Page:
“We look at how the design of the orthosis helps the patient progress through stance phase while the affected foot is on the ground. We observe what happens at heel contact, how the tibia progresses through stance, and then how the patient rolls up on their toes, because that whole motion should be smooth and controlled,” Englehardt said. “In the case of weak dorsiflexors or drop foot, providing assistance in picking up the foot increases ground clearance and allows them to swing that limb faster and clear the ground without lifting from the hip.”

Timing of orthotic therapy is crucial for maximizing ambulation, Smith said, with early intervention most likely to prevent compensatory pathological gait patterns from developing and persisting. For example, he said, a patient with increased gastrocsoleus spasticity tends to quickly develop secondary knee hyperextension; if left untreated, this could cause a full loss of passive range of motion in the muscle, potentially leading to a strong pattern of knee hyper­extension that in some cases may require trading a simple AFO for a device that extends more proximally.

“The goal is always to do the least amount of bracing necessary to provide most function,” Smith said. “Typically the issue poststroke is what limits, assistance, or resistance do we need when choosing the AFO design. For example, will we need a dorsiflexion assist or plantar flexion or dorsiflexion stops? What motions can we allow? And should we rocker the shoes that will be used with the AFO?”

AFOs can induce an increase in gait speed by overcoming excessive plantar flexion and allowing the heel of the affected limb to contact the ground first. Karen J. Nolan, PhD, senior research scientist at Kessler Foundation in West Orange, NJ, found that AFO preservation of the first rocker provided the rollover effect that preserves momentum and increases gait speed.15 Her research group also looked at changes in propulsion force at third rocker, or toe-off, but the results were inconsistent, Nolan said.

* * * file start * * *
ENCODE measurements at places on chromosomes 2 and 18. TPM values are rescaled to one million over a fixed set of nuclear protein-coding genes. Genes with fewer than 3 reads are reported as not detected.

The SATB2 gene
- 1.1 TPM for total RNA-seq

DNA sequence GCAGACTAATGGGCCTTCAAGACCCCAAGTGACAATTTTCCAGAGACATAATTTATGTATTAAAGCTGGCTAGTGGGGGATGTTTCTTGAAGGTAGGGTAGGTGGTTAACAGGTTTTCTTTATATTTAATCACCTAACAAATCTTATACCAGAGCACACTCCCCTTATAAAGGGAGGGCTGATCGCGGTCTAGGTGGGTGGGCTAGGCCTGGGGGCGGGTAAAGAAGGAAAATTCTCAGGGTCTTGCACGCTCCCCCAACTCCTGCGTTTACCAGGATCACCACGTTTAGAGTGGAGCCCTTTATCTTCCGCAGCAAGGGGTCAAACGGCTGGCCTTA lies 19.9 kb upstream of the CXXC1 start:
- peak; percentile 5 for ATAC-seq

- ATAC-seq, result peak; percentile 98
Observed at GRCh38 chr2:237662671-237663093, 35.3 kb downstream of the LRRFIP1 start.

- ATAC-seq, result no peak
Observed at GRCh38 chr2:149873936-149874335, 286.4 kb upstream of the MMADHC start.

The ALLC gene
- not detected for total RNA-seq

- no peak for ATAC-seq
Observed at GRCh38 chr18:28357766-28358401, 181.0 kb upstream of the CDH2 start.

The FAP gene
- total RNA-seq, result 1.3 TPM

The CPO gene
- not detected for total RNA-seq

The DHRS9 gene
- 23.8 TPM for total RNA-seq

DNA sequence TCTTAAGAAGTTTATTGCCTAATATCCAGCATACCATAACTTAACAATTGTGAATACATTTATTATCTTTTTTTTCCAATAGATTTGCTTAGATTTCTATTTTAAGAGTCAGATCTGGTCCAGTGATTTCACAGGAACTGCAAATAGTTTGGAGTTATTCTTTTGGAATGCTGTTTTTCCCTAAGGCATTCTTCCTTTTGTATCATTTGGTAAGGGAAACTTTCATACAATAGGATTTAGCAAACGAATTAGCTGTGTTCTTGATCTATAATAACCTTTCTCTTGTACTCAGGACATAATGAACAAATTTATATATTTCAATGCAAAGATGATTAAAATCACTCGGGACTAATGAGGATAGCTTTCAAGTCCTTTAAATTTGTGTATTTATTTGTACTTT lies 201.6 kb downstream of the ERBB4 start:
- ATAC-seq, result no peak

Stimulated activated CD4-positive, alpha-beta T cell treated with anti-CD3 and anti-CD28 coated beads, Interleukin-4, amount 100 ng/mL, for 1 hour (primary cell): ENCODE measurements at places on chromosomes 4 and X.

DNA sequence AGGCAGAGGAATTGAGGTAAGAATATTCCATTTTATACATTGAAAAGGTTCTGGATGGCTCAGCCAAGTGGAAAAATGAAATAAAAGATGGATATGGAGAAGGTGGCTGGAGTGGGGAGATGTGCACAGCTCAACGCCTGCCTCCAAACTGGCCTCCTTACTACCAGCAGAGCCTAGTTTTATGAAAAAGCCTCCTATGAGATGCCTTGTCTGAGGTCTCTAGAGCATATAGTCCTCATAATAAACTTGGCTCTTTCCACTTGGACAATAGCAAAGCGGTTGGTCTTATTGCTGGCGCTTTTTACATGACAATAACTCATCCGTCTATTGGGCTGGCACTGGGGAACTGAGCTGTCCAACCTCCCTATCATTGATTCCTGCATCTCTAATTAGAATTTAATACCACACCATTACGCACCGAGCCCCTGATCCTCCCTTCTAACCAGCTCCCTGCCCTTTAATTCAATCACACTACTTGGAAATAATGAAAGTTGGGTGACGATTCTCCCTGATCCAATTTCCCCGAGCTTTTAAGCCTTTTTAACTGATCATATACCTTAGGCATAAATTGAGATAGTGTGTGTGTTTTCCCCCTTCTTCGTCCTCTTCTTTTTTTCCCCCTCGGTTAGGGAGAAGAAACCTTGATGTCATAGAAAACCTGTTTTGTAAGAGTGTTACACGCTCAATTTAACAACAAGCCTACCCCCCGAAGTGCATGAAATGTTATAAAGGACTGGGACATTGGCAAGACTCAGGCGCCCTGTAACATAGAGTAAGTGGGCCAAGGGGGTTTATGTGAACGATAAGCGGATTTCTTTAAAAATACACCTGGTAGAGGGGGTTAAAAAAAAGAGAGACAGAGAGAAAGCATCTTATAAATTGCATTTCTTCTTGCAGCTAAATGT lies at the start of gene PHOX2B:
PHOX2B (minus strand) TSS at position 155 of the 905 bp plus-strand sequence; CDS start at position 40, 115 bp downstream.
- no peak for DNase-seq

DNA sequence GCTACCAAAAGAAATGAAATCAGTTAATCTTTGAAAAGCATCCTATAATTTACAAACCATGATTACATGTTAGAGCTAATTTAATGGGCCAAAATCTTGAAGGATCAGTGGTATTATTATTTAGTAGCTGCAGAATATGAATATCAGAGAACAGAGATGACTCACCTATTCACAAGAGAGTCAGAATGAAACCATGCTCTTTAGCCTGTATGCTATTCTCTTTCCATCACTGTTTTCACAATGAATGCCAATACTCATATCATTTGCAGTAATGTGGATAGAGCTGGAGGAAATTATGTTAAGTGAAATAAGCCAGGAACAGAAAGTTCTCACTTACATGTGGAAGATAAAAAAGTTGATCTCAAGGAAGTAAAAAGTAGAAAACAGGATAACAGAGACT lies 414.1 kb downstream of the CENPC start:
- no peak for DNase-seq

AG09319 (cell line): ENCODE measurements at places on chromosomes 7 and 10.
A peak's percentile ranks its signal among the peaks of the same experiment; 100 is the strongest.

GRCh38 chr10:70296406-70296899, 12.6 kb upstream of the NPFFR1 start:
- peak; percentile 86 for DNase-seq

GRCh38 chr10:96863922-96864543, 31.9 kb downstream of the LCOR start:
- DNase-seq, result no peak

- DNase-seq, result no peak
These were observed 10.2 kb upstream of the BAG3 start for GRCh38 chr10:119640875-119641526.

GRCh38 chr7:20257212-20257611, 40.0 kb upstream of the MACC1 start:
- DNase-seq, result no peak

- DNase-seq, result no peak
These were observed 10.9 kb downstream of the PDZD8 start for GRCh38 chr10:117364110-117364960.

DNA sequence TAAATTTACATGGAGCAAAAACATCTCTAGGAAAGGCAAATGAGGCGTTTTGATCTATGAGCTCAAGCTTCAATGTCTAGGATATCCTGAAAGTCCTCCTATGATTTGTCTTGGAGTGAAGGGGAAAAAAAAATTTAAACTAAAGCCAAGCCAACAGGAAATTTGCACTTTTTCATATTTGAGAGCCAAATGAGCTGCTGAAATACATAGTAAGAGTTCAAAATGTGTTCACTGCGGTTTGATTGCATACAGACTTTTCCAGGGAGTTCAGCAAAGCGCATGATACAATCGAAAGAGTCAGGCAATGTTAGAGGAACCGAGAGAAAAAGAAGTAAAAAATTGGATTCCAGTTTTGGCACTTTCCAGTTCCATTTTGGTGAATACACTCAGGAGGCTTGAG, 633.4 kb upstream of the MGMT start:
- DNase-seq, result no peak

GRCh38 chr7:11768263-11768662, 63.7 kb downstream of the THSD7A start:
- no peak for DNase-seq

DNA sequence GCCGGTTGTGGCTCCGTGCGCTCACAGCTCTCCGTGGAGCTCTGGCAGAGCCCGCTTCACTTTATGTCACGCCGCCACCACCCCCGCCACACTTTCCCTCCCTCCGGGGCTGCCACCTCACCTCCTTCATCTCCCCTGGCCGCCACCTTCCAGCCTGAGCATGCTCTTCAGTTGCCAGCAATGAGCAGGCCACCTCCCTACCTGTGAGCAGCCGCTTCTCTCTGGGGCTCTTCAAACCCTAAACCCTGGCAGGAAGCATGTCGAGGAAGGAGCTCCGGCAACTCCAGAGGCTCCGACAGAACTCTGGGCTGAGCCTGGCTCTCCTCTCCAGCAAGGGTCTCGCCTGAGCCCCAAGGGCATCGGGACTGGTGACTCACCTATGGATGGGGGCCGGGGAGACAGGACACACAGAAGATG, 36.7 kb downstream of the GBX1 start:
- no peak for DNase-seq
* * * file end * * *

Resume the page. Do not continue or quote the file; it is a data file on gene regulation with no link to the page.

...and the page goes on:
The AFOs used in that study were of a rigid design. As for energy-returning AFO designs, she said, “We’ve seen some very positive outcomes with those devices in the movement at the hip and at the ankle,16 but we did not investigate the propulsive act.”

Researchers have yet to examine whether newer joint technology systems that provide controlled or resisted motion will further impact gait velocity.

“These systems provide a controlled resistance into plantar flexion ensuring a heel strike at initial contact but also a true first rocker to accept weight in early stance,” Smith said. “The determining factor is the extent of knee hyperextension and whether a plantar flexion stop would be necessary to ensure that the tibia would advance over the foot rather than into knee hyperextension as the patient progresses into the second rocker.”

Rocker shoes, which also help propel patients through the gait cycle, are another option for stroke rehab, especially for those who need the additional stability a solid AFO provides. In a recent study, Farmani et al concluded that, when patients using AFOs also wore rocker shoes, their functional mobility improved and oxygen cost diminished.17

“If we lock down the patient’s ankle with a solid orthosis, we need to consider putting a rocker type sole on the shoe so they have a smooth progression through stance,” Englehardt said. “The degree of rocker depends on the patient’s stability. Those who have better balance, proprioception, and strength can maintain control with a greater rocker, and a minimal rocker is better for those not quite ready for that much motion.”

Rocker shoes may not be right for all patients, however.

“The advantages of a rockered shoe to replace the rockers lost with a solid AFO are great, but getting the patient to wear shoes with extra sole height can be challenging as they can be heavy, expensive, and cosmetically unappealing,” Smith said.

Functional electrical stimulation

A recent review of six randomized controlled trials found functional electrical stimulation (FES) of the peroneal nerve for foot drop after stroke was as effective as conventional AFO use for increasing gait speed.18

“FES actually does more than mechanically reduce foot drop,” Nolan said. “We looked more in depth at use of the device in community ambulation over a one-month period and found it can retrain the activation of the tibialis anterior muscle so when it’s removed the effect continued.19,20 So the FES resulted in a therapeutic effect.”